Posting my index cards on history

I tolerated history in junior high school and high school, with the exception of my fall 9th grade year where I had a very prepared teacher who I thrived under.  But otherwise, I was generally a B and C history student.  This is unfortunate, because now that I am an adult I realize that I find history fascinating and spend a lot of time reading about it.  I am starting to document what I know about history (not much :)) so I don’t forget it and can review it.  Plus, I just like to “write” (i.e. type) stuff down.

 

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Posting my index cards on history

There Is a Canadian In My Garden – Part 2

Continued from Part 1.

The Canadian is in my garden again…

I woke up in the morning, went downstairs to grab my cup of coffee, and saw him once again shoveling in my garden.

I forgot about my coffee, immediately stormed out into my porch and was starting to shout when something caught my eye, and I stopped.

It wasn’t just Joseph this morning.

There were tents all across the neighborhood.   Cars were parked on my neighbors’ lawns, and there were so many campfires that a smoky haze had settled over the street.  “What the heck…” I said to no one in particular.  I could feel that my mouth was hanging open.  I didn’t care.  I was too stunned.

There were men — Canadians, presumably — all over the place.

Several were digging holes, one was hoeing, and one was hacking at the Johnsons’ tree.  One was even building a small house in the (appropriately) Woodsen’s backyard.   I looked at Joseph, my utter surprise surely written across my face.  He had a satisfied — smug — expression on his face.  “I told you,” he said.  “This is my land.  And this (he waved out at the entire neighborhood– is all of our (he motioned to all the men and tents) land.”  After a moment, he added, “And we are from Canada.”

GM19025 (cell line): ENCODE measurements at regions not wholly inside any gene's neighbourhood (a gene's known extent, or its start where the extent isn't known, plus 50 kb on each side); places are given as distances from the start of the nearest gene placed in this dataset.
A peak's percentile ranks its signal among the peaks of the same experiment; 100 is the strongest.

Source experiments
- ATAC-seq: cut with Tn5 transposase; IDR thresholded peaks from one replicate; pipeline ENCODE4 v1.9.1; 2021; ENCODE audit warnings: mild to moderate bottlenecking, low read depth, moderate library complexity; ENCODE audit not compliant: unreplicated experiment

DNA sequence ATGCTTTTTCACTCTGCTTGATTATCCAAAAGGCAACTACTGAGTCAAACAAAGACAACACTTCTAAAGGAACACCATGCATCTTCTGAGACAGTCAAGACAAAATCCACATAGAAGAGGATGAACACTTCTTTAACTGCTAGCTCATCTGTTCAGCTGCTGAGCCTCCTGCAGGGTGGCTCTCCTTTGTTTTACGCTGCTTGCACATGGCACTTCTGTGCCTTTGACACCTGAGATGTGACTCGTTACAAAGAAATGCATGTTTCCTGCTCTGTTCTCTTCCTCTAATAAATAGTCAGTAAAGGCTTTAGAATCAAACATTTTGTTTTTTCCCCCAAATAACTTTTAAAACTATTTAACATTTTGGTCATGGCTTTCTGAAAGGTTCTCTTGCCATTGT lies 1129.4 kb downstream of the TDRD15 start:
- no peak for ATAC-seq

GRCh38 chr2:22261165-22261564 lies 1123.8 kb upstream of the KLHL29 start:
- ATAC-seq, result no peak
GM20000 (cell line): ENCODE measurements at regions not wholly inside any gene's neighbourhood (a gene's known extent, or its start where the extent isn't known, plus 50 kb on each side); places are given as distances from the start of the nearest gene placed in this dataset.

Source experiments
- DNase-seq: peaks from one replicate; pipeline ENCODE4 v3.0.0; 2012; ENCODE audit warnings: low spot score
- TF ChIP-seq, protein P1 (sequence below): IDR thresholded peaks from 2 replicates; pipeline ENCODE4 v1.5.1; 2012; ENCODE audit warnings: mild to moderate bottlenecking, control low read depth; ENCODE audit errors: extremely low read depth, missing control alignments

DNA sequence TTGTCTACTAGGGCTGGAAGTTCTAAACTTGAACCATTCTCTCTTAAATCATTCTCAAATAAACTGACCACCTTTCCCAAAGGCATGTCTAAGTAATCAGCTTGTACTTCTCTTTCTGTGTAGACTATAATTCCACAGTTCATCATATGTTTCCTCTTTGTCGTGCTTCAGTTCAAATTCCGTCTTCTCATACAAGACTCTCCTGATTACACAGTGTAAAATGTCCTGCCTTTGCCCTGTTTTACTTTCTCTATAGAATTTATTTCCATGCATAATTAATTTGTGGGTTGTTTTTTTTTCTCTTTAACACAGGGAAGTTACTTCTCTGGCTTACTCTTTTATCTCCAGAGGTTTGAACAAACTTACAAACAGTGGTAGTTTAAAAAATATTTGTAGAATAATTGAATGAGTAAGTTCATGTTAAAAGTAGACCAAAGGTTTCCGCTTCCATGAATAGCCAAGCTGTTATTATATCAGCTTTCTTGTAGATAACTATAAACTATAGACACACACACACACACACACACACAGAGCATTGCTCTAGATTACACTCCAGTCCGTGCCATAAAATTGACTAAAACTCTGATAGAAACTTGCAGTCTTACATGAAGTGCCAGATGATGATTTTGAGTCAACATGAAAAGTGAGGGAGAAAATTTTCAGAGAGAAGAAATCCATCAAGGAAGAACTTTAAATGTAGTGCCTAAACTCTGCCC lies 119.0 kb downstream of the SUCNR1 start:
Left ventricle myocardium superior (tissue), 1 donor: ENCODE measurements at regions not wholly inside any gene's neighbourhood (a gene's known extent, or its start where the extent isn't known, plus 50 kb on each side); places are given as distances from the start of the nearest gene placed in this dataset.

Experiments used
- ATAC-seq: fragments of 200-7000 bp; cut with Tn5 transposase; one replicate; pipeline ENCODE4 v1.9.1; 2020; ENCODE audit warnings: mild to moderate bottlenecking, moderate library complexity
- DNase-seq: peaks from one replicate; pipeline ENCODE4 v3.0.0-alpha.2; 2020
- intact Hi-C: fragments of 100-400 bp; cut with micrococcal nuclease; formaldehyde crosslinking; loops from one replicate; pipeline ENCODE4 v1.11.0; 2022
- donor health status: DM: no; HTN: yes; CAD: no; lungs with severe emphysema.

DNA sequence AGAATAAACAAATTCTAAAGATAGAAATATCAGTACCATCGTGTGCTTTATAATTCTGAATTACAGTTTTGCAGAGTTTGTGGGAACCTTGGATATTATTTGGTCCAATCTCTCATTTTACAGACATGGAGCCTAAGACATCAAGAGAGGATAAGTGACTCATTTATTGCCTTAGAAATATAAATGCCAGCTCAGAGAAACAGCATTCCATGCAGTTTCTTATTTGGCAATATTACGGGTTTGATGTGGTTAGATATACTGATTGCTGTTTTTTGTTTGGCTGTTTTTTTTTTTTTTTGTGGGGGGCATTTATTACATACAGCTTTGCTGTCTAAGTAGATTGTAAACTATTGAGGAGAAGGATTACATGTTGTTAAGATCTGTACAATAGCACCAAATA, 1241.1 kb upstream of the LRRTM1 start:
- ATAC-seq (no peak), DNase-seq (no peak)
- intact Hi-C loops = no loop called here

“Holy heck,” I said under my breath, looking all around me.  I didn’t know how to respond.  What was happening?  It seemed like another hallucination.  But it wasn’t.  What does one do when something so outrageous as this happens in a civilized city?  I’ll just call the police, I thought.

Already my neighbors were appearing on their porches.  The Crosbys stood in stunned disbelief.  Mr. Johnson raced to protect his tree.  Suddenly, Woodsen, an older gentleman — a Vietnam vet and a notorious hothead — emerged with a gun.  “Get off my property!” he hollered, and when no one moved he leveled the gun and shot the Canadian building the house.

Before the echo of the gun had died away, all chaos broke loose.

The wounded Canadian screaming in pain, neighbors chasing after the Canadians, some Canadians racing to the aid of their friend while others ran for safety.  One of the Canadians hurled a shovel, which narrowly missed both the Crosbys.

It was mayhem.

But soon the Canadians were climbing in their cars.  The sound of many cars roared to life, the cars all pulled into gear at once as though on queue, and soon after there was a louder roar as the Canadians raced to safety.

As the last of the cars turned onto the street and drove away, we all whooped for joy at once.  We’d chased off the Canadians!  But then the joy settled into bemusement and even perhaps a little fear.

Wait a minute, we all seemed to think at once.  What was happening?  Why were Canadians treating our neighborhood like a campground?  Would they come back?

Clearly my incident with Joseph had not been an isolated event by a wigged out Canadian.  Something more was at work here.  But what?

Copyright 2017, all rights reserved.

There Is a Canadian In My Garden – Part 2

Self-published a booklet for fun